From Then to Den:
Since I started writing novels at 16 I always wondered how authors managed to get book contracts.
Their bios would run something like: "I wrote a lot of terrible books in high school, and the I wrote INSERT TITLE OF BESTSELLING BOOK and Harper Collins picked it up."
That's great. But how did you bridge that gap.
Having recently acquired a book contract with Lighthouse Publishing of the Carolinas before I graduated college, I would love to lay out my writing journey from first draft to final contract. And trust me, I made a lot of mistakes on the way.
In the Beginning
I did write a lot of bad books in high school. It all started with a conversation between my friend and I. I gawked at her as we carried our Biology books from our lockers to our next classes.
"I don't know how in the world you can sit and write 300 pages at one time," I had told her. "I could never."
So, the next week, I sat and began writing about 300 pages at one time. It was a horrible X-Men fan fiction at best. But it was a start. I liked it, so I wrote 5 more, 10 . . . 15. And then I sent it out blindly to agents and publishers whose names I'd read in a Publishers Marketplace. No wonder I kept getting rejections.
So at eighteen. and after about the fiftieth rejection letter, I'd grown jaded with the publishing industry. What to do next?
Self-publish a Nanowrimo I wrote.
It bombed. The book got a couple hundred sales and some mediocre reviews on Goodreads.
This is where I learned a traditional publisher brought a lot to the table. As a fresh-out-of-high school student, I didn't know how to market, build platform, or frankly, how to write.
The Best Teacher (Experience)
So where did I go to learn all I'd missed?
I took up a professional writing degree at Taylor University. There I met the famous (and sometimes infamous) Dr. Hensley (author of over 65 books) who is not like Mr. Rogers. He does not like who you are . . . or giving out 4.0 GPAs. He slashed our pieces of writing with red pen to the point where it would look like a battle scene.
But it helped. I know it's sit instead of sit down (redundancy) and to avoid split infinitives. And (gasp) how to pitch at Writer's Conferences. The professional writing program at Taylor has students go to at least one conference to have a one-on-one with editors and publishers and basically those big shots I couldn't get a hold of years before.
Platform, platform, platform
At the Write to Publish Conference, I met Cyle Young (a literary agent) and pitched him a book I'd written that year. He was probably not interested but was kind enough to let me send him three chapters and a proposal.
I did, and he set up a Skype call to ask the infamous question: What's your platform?
I didn't know what that meant. Turns out, you need one to survive in publishing. After hemming and hawing over words (including the sparse 20 bylines I'd had at that point) he politely declined taking me on a client.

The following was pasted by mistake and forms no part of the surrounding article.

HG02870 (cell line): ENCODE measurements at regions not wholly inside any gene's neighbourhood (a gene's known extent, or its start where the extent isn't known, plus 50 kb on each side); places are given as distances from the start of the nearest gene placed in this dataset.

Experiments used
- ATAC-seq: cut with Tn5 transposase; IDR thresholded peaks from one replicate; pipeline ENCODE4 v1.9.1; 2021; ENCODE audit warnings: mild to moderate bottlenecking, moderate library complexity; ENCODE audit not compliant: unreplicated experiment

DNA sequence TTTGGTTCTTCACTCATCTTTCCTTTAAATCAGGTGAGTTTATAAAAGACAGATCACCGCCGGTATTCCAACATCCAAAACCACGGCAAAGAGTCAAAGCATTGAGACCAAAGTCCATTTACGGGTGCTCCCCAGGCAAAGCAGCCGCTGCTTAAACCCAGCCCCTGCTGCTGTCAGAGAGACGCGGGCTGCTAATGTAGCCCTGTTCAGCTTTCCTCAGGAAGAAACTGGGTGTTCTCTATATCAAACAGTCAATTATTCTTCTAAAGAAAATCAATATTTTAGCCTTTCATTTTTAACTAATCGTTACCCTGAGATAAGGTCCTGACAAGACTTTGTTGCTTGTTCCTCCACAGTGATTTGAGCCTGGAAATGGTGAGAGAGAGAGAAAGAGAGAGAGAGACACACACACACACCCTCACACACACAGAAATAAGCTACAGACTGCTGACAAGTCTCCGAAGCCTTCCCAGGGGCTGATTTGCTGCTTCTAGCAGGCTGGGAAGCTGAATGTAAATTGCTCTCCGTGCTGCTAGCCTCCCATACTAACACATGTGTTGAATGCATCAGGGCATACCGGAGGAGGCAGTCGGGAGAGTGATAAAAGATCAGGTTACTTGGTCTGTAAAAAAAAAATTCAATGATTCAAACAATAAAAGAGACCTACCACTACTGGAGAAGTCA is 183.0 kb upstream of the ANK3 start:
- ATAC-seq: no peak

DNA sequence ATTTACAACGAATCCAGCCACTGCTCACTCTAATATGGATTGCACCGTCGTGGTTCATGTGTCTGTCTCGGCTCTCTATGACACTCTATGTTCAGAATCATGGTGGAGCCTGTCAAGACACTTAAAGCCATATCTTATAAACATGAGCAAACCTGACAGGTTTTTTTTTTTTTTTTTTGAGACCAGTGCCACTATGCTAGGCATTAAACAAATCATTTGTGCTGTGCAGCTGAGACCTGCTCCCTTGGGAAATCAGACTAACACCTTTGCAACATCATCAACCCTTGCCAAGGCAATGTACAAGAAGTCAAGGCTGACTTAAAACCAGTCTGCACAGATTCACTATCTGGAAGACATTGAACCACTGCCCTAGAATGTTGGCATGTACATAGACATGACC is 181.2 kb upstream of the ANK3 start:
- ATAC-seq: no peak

Write like You're Running out of Time
I entered my sophomore year of college disappointed but determined. I acquired 200 bylines, took up several editing positions and internships (five or six . . . some positions melted into one another) including . . .
An internship at a literary agency . . . Cyle Young's Literary agency.
I didn't think he'd remembered me. He did.
He suggested I send my materials to one of his associate agents. I did, gut wriggling inside of me in anticipation for what would probably be the 200th rejection letter I'd ever received.
It didn't come. Instead, the agent offered to represent me in August 2017.
Publishers are Feeling Lukewarm
So we began pitching my book "Lukewarm" to the publishers. They about felt that warmly toward it . . . but it was OK! Because my parents began the painful process of a six-month separation and divorce from their 26-year-marriage.
In a hole of deeper depression that I'd ever experienced before, I did the only logical thing I could muster . . . I wrote a 90,000-word manuscript titled "Den."
It was rough. My severe depression and anxiety leaked in the pages of the first draft. But I sent it to my agent after a few round of edits and some requests from a conference I'd pitched it at.
One publisher took on the full, but some members of the pub board noticed some plot holes. So I patched those.
Then the voice needed work. Danny's (the protagonist's) sarcastic wit had disappeared behind a bland character. So, I spent a few weeks on that.
Then, a month later, the editor said the story was lacking details . . . one of my weakest areas in writing. I'd read her email with tears sparkling in my eyes, depression surfacing again. There was no way this book would ever be done. Who was I to think I could tell it right? I knew nothing about novel writing and could count scores of authors who could write a way better story.
But I edited. Why? Because I decided I couldn't let the characters live with an untold story. Even if it never reached a reader's hand, it deserved an ending.
So I edited and sent it.
One month later, on a somber ride back to campus from Infinity Wars, I scrolled through my email and my heart pole vaulted into my throat as I read:
I hope this email finds you well! I have reviewed your manuscript and believe DEN will be the perfect addition to . . ."
I was going to be published.